Home / This massive ocean cleaning system from a 21-year-old inventor will launch next year. The Ocean Cleanup, developing technologies to extract, prevent and intercept plastic pollution  
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Image of This massive ocean cleaning system from a 21-year-old inventor will launch next year. The Ocean Cleanup, developing technologies to extract, prevent and intercept plastic pollution

Back in 2011, then 16-year-old Boyan Slat, together with a friend started studying oceanic plastic pollution, and the problems associated with cleaning it up, whilst doing a high school science project. When Boyan started his first year of university, he still could not stop thinking about the problem and continued working on his passive clean-up concept. This eventually resulted in the founding of The Ocean Cleanup. From the feasibility study executive summary:

Every year we produce about 300 million tons of plastic, a portion of which enters and accumulates in the oceans. Due to large offshore currents, plastic concentrates in vast areas called gyres, of which the Great Pacific Garbage Patch between Hawaii and California is the best-known example.

The damage to sea life is staggering: at least one million seabirds, and hundreds of thousands of marine mammals die each year due to the pollution. Even worse, the survival of many species, like the Hawaiian Monk Seal and Loggerhead Turtle, is directly jeopardized by plastic debris.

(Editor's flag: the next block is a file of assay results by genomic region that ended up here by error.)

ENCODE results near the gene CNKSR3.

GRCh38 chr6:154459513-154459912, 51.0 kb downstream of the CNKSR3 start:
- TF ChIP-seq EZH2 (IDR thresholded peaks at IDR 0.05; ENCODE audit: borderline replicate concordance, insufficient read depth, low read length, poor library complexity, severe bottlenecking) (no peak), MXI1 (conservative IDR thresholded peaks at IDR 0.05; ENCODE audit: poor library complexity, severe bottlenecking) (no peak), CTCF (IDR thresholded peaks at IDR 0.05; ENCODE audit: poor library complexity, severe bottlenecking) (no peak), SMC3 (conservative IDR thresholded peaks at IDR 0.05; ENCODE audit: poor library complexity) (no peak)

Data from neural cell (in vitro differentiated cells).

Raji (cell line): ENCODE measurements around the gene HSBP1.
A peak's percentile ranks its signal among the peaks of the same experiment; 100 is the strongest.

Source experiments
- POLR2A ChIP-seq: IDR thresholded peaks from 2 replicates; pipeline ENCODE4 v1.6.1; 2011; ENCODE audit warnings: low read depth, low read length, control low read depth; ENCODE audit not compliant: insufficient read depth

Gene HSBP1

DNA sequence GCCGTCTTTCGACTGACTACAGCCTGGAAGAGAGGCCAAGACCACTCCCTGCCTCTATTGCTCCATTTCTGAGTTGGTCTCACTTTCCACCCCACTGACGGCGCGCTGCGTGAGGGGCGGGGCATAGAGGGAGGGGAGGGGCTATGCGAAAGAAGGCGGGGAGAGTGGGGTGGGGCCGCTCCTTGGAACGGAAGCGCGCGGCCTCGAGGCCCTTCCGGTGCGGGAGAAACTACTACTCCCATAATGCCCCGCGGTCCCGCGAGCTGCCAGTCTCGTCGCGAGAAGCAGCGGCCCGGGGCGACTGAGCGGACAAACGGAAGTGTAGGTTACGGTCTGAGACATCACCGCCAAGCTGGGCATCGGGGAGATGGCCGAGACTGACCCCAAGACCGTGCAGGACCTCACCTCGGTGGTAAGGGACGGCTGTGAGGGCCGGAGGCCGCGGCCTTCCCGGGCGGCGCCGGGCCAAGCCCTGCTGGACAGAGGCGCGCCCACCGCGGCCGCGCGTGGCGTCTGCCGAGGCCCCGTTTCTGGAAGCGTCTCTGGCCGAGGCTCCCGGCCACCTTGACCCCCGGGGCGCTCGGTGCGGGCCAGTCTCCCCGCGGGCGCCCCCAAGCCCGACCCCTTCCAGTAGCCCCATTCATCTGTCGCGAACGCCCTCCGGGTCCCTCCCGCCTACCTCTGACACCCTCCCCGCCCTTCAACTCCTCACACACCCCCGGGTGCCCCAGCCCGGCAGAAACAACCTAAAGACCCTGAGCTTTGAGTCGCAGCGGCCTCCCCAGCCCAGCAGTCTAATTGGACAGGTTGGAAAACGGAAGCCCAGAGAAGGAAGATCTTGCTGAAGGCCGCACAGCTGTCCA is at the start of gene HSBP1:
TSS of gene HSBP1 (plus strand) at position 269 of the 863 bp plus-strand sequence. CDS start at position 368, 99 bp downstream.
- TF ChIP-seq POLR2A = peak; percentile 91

Marine species often become entangled in larger debris, leading to “injury, illness, suffocation, starvation, and even death” (NOAA, 2014). Smaller fragments can be mistaken for food and eaten, causing malnutrition, intestinal blockage and death. When marine animals eat plastic, harmful chemicals move up the food chain. Ingestion of and entanglement in marine debris by marine animals has increased by 40 percent in the last decade. Furthermore, plastics can transport invasive species and toxic substances over great distances.


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All well and good; however, it's probable that radiation leaked from Fukushima is a more critical issue. With so much ocean cleanup required and the ocean being as large as, well, an ocean, it's overwhelming to determine the best place for investment. Hats off to this guy though - very inspiring story.

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Someone went a bit crazy on the Javascript on that site.

As far as determining where to invest, those are individual choices. When it comes to pollution and environmental cleanup, there are many places to attack the problem and each person will have their own passions for addressing certain areas. IMO, the biggest single contributing factor to pollution is that there aren't private property rights in the ocean. AFAIK, it's all "owned" and "protected" by governments. No wonder it's such a polluted dumping ground.

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